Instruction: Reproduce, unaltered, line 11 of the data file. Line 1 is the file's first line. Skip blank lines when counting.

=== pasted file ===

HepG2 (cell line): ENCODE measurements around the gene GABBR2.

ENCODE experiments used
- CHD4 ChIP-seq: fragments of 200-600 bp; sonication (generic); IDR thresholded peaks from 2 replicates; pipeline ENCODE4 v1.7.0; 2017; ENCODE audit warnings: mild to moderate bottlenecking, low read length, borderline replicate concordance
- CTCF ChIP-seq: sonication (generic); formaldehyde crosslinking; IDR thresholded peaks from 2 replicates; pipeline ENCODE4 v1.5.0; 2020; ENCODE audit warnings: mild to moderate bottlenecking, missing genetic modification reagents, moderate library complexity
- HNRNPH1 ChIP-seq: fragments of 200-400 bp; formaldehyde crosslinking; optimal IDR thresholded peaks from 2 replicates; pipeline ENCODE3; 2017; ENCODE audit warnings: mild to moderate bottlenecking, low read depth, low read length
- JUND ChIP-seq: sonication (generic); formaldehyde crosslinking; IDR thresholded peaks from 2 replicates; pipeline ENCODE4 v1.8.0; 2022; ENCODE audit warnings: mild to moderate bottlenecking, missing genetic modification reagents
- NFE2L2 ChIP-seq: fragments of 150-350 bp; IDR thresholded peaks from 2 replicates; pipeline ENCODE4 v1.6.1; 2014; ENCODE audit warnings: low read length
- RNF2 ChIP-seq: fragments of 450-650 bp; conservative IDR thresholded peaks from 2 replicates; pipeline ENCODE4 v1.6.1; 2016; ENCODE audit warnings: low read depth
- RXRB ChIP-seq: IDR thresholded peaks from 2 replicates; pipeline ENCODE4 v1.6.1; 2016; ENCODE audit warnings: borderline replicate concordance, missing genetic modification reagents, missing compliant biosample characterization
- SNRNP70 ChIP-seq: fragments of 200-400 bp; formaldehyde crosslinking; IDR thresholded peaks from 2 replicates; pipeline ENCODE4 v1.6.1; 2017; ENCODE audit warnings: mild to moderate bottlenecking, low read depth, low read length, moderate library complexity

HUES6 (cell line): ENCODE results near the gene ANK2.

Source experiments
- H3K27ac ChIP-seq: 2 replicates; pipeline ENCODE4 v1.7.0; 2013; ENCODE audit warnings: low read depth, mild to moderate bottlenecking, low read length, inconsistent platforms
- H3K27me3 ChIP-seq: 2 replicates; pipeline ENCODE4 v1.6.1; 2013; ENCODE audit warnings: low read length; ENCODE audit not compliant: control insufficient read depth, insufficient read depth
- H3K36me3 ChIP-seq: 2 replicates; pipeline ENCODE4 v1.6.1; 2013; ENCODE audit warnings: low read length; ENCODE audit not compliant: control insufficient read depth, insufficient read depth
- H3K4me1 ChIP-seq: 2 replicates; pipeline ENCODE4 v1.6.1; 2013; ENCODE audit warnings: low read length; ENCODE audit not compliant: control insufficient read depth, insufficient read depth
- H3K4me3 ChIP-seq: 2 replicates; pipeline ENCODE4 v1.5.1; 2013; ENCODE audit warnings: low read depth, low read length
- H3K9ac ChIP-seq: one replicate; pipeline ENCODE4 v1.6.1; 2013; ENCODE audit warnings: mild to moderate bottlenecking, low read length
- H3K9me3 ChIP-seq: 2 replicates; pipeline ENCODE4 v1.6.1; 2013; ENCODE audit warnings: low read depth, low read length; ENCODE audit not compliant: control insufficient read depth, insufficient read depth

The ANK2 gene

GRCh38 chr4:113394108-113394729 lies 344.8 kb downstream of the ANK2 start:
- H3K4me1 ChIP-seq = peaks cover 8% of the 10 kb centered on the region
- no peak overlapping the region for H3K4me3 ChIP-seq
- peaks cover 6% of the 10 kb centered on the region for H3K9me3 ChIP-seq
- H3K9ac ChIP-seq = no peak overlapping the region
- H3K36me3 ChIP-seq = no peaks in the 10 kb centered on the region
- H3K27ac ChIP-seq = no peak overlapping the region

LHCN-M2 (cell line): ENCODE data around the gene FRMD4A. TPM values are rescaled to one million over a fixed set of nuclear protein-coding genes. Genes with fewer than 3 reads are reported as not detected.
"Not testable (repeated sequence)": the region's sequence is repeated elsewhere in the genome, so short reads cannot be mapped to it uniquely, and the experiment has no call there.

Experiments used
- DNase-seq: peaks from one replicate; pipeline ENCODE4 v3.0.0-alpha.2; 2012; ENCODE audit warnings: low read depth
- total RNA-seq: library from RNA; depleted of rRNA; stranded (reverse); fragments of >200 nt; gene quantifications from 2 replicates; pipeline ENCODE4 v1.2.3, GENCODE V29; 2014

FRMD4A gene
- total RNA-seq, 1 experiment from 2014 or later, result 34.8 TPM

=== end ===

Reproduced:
HUES6 (cell line): ENCODE results near the gene ANK2.